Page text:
The former chief executive of Cambridge Analytica, Alexander Nix, has described himself as a victim and blamed the liberal media for the downfall of his former employer.
In a fraught appearance before MPs this afternoon, Nix said news organisations had sought to undermine the company in order to challenge the Brexit referendum and Donald Trump’s presidency.
Over the course of nearly four hours, Nix launched a series of attacks on the Guardian, Channel 4 News, whistleblower Chris Wiley and the UK’s data protection watchdog.
Nix stepped down from the helm of Cambridge Analytica in April after Channel 4 broadcast footage of him telling an undercover reporter the company could send “Ukrainian girls” to a rival politician’s home.
The report came just days after the Observer and the New York Times reported that the firm had commissioned an academic to harvest tens of millions of Facebook users’ data without their permission. Cambridge Analytica filed for bankruptcy two months later.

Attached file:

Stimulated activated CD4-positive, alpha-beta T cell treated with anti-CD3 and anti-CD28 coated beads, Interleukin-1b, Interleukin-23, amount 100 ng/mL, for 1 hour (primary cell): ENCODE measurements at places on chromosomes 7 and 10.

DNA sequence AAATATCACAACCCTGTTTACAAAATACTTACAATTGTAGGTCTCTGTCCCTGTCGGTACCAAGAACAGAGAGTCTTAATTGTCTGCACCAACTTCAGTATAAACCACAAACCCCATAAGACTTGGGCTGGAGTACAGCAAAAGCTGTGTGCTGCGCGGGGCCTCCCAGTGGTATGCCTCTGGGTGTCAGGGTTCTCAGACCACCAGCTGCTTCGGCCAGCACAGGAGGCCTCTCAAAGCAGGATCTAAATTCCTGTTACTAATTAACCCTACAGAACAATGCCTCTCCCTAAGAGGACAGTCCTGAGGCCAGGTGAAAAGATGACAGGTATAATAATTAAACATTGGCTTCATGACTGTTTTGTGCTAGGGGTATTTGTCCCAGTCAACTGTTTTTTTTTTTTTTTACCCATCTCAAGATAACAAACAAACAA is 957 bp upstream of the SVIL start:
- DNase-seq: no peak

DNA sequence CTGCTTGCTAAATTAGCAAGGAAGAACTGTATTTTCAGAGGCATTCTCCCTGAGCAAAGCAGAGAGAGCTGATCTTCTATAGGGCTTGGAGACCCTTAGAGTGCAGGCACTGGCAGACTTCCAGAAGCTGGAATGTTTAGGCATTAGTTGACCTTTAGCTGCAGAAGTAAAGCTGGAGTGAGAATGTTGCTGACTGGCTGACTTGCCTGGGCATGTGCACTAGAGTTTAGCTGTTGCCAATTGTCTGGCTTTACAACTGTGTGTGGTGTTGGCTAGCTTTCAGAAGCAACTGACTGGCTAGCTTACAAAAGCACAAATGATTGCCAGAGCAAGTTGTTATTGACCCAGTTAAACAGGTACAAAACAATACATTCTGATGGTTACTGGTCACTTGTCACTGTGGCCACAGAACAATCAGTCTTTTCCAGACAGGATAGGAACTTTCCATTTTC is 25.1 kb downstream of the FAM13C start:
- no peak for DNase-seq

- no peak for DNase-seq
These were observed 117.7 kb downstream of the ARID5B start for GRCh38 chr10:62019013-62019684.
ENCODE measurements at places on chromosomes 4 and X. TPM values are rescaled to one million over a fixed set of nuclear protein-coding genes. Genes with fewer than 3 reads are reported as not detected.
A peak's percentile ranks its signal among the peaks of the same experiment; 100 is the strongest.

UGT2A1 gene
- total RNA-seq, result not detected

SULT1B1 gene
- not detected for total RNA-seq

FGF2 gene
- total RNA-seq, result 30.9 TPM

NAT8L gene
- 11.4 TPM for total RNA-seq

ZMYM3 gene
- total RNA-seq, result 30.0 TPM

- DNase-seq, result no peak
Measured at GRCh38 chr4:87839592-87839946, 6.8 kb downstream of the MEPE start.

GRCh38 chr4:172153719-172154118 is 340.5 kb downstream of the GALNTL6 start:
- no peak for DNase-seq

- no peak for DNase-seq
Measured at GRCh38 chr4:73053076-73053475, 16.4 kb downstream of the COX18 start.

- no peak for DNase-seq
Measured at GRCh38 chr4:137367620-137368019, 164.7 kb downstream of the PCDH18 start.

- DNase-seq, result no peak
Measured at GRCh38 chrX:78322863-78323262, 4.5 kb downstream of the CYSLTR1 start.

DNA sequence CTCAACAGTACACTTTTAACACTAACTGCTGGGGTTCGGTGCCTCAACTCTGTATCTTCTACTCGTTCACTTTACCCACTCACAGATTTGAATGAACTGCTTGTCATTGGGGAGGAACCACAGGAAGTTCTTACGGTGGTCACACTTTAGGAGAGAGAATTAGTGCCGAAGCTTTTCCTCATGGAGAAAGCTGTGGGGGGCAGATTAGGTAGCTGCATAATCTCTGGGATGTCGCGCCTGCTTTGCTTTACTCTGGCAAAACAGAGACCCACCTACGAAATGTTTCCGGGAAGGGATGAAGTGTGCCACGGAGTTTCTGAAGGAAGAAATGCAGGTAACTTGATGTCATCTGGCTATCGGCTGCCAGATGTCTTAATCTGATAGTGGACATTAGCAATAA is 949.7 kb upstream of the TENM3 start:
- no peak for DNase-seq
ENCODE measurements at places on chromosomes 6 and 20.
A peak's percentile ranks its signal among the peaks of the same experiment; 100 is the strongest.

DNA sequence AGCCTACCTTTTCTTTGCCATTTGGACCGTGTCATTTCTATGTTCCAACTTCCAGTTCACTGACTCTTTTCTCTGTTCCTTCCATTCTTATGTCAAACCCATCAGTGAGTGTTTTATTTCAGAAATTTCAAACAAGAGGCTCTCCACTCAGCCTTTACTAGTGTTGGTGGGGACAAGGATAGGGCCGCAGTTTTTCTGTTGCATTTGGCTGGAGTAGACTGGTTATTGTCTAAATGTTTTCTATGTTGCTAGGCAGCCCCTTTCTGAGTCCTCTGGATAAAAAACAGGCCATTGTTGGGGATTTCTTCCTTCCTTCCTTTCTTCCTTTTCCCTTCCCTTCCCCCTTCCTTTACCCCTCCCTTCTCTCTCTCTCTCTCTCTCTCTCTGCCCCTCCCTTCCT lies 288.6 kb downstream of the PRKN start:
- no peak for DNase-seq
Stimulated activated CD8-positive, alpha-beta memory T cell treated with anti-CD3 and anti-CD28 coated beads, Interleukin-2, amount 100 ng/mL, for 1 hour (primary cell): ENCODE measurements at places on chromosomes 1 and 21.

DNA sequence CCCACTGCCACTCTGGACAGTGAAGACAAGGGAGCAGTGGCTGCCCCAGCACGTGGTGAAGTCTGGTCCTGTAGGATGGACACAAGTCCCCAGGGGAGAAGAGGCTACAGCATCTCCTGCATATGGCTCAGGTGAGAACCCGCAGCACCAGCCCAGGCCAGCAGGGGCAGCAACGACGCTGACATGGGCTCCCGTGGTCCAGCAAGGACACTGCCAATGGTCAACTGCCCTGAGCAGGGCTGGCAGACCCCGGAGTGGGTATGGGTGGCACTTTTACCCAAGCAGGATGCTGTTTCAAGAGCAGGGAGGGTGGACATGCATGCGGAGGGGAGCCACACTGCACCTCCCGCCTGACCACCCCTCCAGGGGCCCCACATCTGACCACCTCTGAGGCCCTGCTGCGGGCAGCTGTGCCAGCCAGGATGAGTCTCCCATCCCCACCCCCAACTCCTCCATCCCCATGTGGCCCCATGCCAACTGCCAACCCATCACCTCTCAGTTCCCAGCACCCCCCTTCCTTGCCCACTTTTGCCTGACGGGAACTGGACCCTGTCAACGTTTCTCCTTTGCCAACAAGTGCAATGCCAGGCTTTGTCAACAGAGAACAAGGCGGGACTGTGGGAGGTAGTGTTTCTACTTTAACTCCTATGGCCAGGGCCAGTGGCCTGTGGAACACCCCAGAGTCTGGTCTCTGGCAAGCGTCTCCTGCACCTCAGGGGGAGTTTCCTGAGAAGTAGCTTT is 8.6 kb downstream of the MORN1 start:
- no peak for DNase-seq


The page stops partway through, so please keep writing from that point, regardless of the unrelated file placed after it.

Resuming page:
Nix dodged MPs’ questions about the nature of the harvested data, saying he could not comment on the subject because the Information Commissioner’s Office’s investigation was ongoing.
But he said he should have been clearer with MPs when they asked him about the company’s use of the data during his first appearance before the committee in February. Nix said he thought he had been asked if Cambridge Analytica was still using the data.
“At that stage we had deleted all of that data, but, on listening back to the transcript, it was clear I was asked whether we had ever been supplied with that data and my answer should have been yes,” he said. “At the time we had no reason to believe that it had been collected improperly.”
In a particularly heated exchange, Brendan O’Hara, an SNP MP, told Nix: “You have attempted to paint yourself as the victim. By no stretch of the imagination can you be seen as the victim.”
Nix responded by asking “what if I am a victim?” – before denying that Cambridge Analytica had carried out work in the Brexit referendum.
Wrapping up the session, the chair of the committee, Damian Collins, told Nix: “A lot of the allegations against you have come from people who worked with you – not just Mr Wylie, but others too. Questions will remain, at least while people speak of you that way.”